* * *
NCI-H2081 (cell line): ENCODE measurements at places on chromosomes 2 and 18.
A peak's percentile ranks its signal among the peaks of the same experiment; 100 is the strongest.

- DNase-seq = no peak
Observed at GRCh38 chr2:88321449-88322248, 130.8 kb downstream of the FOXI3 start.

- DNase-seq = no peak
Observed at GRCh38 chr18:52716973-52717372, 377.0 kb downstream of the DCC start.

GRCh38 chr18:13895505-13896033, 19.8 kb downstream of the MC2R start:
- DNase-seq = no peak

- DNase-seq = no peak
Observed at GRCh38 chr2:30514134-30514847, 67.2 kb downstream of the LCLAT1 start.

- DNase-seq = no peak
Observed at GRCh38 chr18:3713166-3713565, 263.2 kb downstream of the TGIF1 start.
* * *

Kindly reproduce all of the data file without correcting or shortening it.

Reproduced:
NCI-H2081 (cell line): ENCODE measurements at places on chromosomes 2 and 18.
A peak's percentile ranks its signal among the peaks of the same experiment; 100 is the strongest.

- DNase-seq = no peak
Observed at GRCh38 chr2:88321449-88322248, 130.8 kb downstream of the FOXI3 start.

- DNase-seq = no peak
Observed at GRCh38 chr18:52716973-52717372, 377.0 kb downstream of the DCC start.

GRCh38 chr18:13895505-13896033, 19.8 kb downstream of the MC2R start:
- DNase-seq = no peak

- DNase-seq = no peak
Observed at GRCh38 chr2:30514134-30514847, 67.2 kb downstream of the LCLAT1 start.

- DNase-seq = no peak
Observed at GRCh38 chr18:3713166-3713565, 263.2 kb downstream of the TGIF1 start.